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NFL

Veteran QB Manning has Broncos headed in right direction

| Friday, Jan. 4, 2013, 7:46 p.m.

ENGLEWOOD, Colo. — John Elway insisted that every one of the Denver Broncos was better the second Peyton Manning put his signature on that nearly $100 million contract last spring.

Indeed, all have prospered from the arrival of the meticulous quarterback whose work ethic generated, as coach John Fox also predicted, a lifting of all boats.

Teammates on both sides of the ball are better. So are the coaches. Heck, even the team's ticket sellers and concessionaries have upped their games.

While Manning was turning what began as a season of mystery into one of magnificence, several of his cohorts enjoyed breakout or bounce-back years as the Broncos (13-3) thundered into the playoffs as the AFC's top seed and winners of 11 straight.

Not since Elway was leading comebacks on the football field instead of from the front office have the Broncos been the odds-on favorites to win the Super Bowl like they are now.

Wide receiver Brandon Stokley suggests we call it, “The Manning Effect.”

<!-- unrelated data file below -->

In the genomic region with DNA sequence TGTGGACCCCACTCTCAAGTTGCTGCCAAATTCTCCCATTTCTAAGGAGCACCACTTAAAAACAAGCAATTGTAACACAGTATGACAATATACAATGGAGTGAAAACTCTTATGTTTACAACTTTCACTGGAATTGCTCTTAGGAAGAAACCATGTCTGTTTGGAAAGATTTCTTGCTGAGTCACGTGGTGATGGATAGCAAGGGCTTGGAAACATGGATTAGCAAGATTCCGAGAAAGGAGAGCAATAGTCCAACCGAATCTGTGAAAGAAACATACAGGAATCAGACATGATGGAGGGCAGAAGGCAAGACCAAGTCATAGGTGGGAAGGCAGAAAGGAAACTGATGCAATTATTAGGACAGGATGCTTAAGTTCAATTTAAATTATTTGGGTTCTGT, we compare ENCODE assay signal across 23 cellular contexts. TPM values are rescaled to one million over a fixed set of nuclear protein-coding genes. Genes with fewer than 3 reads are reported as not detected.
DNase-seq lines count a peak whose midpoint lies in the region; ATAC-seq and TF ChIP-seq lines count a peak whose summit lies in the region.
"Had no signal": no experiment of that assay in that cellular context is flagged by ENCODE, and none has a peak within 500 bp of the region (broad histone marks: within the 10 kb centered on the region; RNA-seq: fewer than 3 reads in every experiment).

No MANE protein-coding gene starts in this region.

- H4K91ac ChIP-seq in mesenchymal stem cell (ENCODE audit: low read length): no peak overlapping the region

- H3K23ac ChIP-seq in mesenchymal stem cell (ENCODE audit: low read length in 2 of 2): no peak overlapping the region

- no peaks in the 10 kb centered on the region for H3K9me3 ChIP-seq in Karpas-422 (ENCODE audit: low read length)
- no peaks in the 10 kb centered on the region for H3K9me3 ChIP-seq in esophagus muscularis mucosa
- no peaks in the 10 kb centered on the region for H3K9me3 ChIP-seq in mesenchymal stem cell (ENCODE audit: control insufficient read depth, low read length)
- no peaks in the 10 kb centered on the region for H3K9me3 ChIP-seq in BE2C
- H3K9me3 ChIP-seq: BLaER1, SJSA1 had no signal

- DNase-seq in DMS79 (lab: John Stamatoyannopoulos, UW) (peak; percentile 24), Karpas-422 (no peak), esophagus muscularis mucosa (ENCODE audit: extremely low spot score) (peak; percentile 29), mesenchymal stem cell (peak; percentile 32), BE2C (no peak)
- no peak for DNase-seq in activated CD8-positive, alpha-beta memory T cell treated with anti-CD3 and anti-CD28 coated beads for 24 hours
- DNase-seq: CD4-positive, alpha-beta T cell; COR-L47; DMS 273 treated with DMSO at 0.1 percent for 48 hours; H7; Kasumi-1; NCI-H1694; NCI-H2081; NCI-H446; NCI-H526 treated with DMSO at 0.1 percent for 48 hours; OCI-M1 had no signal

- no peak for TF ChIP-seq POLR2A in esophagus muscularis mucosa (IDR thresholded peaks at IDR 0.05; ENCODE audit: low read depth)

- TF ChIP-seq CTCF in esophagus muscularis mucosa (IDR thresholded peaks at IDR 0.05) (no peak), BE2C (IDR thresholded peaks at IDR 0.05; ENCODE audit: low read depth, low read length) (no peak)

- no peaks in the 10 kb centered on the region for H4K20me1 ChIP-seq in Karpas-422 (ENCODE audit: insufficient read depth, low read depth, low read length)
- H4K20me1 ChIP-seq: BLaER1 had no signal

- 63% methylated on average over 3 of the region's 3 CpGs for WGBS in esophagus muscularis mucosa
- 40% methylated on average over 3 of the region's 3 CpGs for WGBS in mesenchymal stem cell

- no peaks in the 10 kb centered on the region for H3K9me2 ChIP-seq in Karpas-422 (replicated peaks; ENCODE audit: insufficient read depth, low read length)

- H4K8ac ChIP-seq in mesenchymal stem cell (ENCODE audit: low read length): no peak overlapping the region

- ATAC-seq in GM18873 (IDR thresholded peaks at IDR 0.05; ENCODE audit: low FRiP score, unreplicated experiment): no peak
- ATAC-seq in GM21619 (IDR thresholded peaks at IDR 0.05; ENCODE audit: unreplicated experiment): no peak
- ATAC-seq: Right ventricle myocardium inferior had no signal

Manning sets his standards so high that “it just makes the players work harder and want to do better,” said Stokley, who traded in retirement for a reunion with the four-time MVP. “With Peyton, everything has to be so precise, detail-oriented, it just rubs off on everybody else.”

Players see the league's most decorated quarterback working as though he's on the bubble to even make the team, and they take heed.

“I think when you have someone of his stature pushing himself to the ultimate level that it makes everyone push themselves to that level, too,” said Denver tight end Jacob Tamme, who also played with Manning in Indianapolis. “The fact he's had the success he's had but still works so hard still at this point, I think shows why he's had the success that he's had in the first place.”

Young receivers (Eric Decker, Demaryius Thomas) and cornerbacks (Chris Harris, Tony Carter) blossomed under Manning's tutelage. Tailback Knowshon Moreno revived his career. Guard Zane Beadles broke through in his third season and linebacker Wesley Woodyard did so in his fifth. Von Miller, last year's top defensive rookie, became a bona fide superstar.

“I think there's a direct correlation because when you have a guy of that caliber, he gives everybody confidence,” Fox said. “Not just the guys on offense, the guys on defense. And that's where I'm talking about him raising all boats.”

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